The “troika” of the European Union (EU), European Central Bank (ECB) and International Monetary Fund (IMF) continued talks over the weekend with the Syriza government over the details of further austerity measures.
Last week, Syriza held off a discussion over the party's acceptance of further “bailout” loans to Greece of up to €86 billion until a Syriza party congress in September. Party leader and Prime Minister Alexis Tsipras deliberately postponed the discussion until after the next debt repayment on August 20, that will require agreement on further austerity measures.
The troika are utilising Syriza’s capitulation to every single one of their demands in last month’s agreement in order to force through even more concessions.
The right-wing Kathemerini commented Saturday that the negotiations were “expected to delve into the thorny issues of fiscal adjustment, privatizations, bank recapitalization and structural reform, including pension overhauls, over the coming days.”
Troika officials Declan Costello of the European Commission, Rasmus Ruffer from the ECB, and the IMF’s Delia Velculescu have been joined by Nicola Giammarioli from the European Stability Mechanism (ESM). Under last month’s agreement, the ESM will fund the next loan programme to Greece.
To make a debt repayment of €3.2 billion to the ECB on August 20, Greece must agree to new austerity terms or it again face defaulting on its €315 billion debt. Kathemerini reported that the troika and the Greek government are working to draft a new austerity agreement by August 11, “so that a Eurogroup summit planned for that day can give its approval and the blueprint can be ratified by the parliaments of Greece and other Eurozone countries.”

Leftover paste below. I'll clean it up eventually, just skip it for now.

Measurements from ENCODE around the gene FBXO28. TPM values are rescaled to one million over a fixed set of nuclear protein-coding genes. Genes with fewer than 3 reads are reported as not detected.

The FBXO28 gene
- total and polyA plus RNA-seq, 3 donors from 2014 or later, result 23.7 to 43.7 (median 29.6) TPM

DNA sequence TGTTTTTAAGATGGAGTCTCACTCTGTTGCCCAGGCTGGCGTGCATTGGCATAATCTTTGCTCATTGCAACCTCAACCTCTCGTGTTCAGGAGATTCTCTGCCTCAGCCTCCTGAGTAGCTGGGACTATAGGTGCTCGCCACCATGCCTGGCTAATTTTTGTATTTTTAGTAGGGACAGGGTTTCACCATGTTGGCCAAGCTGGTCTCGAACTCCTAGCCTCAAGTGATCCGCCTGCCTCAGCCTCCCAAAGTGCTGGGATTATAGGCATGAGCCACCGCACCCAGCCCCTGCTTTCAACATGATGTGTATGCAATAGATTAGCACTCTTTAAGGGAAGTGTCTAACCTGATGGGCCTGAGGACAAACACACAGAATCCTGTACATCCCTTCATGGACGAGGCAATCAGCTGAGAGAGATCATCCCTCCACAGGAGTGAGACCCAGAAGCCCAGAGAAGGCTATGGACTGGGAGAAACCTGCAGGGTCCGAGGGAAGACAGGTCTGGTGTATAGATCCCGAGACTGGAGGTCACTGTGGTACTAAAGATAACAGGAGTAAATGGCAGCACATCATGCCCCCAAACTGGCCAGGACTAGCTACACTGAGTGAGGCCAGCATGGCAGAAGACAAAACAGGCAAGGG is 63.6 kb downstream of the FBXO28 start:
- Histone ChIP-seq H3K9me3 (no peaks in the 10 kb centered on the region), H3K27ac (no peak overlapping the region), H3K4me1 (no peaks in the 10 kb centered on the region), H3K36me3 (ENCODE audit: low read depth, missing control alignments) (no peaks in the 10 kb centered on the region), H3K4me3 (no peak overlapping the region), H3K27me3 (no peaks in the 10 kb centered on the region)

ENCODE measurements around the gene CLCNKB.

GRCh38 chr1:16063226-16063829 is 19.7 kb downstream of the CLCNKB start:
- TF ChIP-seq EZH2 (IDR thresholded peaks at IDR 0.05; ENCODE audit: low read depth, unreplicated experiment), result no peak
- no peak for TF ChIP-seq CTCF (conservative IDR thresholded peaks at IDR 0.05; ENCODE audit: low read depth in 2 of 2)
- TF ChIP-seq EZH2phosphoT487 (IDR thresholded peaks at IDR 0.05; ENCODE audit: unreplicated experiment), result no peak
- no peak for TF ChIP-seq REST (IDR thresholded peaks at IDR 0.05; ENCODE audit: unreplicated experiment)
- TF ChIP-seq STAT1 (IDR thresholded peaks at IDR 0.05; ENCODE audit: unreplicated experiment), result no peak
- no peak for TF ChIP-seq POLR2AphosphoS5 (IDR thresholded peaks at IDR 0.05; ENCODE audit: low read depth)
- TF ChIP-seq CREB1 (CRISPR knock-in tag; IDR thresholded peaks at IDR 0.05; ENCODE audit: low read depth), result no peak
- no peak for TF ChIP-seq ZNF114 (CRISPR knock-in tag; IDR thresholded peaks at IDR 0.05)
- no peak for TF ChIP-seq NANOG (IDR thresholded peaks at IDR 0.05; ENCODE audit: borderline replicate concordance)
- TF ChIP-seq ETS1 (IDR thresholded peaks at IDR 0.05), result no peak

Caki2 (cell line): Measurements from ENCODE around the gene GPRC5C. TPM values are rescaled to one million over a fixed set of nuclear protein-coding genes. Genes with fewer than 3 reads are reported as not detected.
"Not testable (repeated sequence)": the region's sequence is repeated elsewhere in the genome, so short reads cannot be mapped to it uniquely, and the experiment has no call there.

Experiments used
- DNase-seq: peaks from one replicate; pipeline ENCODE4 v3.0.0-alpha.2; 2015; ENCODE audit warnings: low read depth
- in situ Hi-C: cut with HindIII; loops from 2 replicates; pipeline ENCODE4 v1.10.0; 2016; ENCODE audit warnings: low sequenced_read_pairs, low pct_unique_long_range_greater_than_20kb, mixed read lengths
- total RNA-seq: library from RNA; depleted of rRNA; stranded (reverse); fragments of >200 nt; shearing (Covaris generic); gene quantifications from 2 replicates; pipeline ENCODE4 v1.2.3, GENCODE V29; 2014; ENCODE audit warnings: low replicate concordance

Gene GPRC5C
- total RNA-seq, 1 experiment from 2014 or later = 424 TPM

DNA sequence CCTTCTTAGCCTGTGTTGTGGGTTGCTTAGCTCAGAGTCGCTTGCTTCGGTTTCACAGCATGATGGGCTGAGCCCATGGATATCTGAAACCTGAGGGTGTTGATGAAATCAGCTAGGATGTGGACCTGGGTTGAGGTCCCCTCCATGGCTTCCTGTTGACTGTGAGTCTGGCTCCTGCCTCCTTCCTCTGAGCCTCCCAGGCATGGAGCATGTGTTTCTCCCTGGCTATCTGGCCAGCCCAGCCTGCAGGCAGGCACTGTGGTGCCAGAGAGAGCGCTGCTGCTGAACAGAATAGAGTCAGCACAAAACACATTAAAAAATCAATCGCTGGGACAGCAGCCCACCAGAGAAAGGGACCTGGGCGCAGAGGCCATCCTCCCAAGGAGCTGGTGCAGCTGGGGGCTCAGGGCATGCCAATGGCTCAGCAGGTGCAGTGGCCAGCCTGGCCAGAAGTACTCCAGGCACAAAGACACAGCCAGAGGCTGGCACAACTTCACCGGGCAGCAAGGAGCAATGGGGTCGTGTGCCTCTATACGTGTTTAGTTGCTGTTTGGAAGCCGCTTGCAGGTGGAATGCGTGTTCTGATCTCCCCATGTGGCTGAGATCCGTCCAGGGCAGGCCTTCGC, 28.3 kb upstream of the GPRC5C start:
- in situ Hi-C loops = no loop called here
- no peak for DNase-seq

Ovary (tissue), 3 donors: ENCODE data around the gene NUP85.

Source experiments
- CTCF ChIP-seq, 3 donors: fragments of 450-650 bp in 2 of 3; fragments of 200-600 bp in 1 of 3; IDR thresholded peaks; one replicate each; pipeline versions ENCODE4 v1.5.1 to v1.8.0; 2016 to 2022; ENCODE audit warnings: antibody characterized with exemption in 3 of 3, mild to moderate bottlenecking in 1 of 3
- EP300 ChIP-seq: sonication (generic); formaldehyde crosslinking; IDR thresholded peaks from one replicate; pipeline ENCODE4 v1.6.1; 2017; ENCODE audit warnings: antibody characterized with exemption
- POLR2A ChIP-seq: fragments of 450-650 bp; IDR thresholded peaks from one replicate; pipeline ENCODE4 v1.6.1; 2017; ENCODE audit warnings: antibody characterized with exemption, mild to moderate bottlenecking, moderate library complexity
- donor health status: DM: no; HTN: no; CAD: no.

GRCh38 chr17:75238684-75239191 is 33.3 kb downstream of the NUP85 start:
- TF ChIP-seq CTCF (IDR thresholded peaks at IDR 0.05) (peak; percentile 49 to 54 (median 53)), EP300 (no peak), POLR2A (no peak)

As a result of Syriza’s agreement with the troika last month, the Greek government dutifully passed two lists of “prior action” austerity measures. According to various news sources, the IMF is now insisting that a further raft of prior measures be legislated.
Velculescu, a Romanian economist, previously led the IMF’s austerity programme in Cyprus, when the island’s economy was completely taken over. Under that programme, the Cypriot parliament cannot make a decision on any aspect of domestic policy without the troika’s approval.
According to a report in the Greek To Vima on Sunday, Velculescu has listed a further 16 measures that must be passed in the next three months. These include:
- Amendments to existing legislation regarding hiring in the public sector, the 2014-15 tax and debt instalment schemes, and state subsidies to the EBZ (sugar Industry).
- The abolition of the 8 percent top bracket “solidarity” levy to incomes over €500,000 that will affect just 350 individuals.
- New legislation to offset the cost of this year’s judicial decisions on the restoration of pensions.
- IMF demands for immediate legislation scrapping early retirement, and the raising the statutory retirement age to 67 years or 62 years with 40 years of work, from 2022.
- The halving of heating oil subsidies expenditure in the 2016 budget.
- Amendments to legislation in order to collect this year’s payments of the hated ENFIA property tax.
- Legislation on the opening of “closed professions.”
- Reduction in the €1,500 garnishment threshold for those who owe taxes, social security contributions and loans to banks.
- A further restructuring of the Athens transport organisation OASA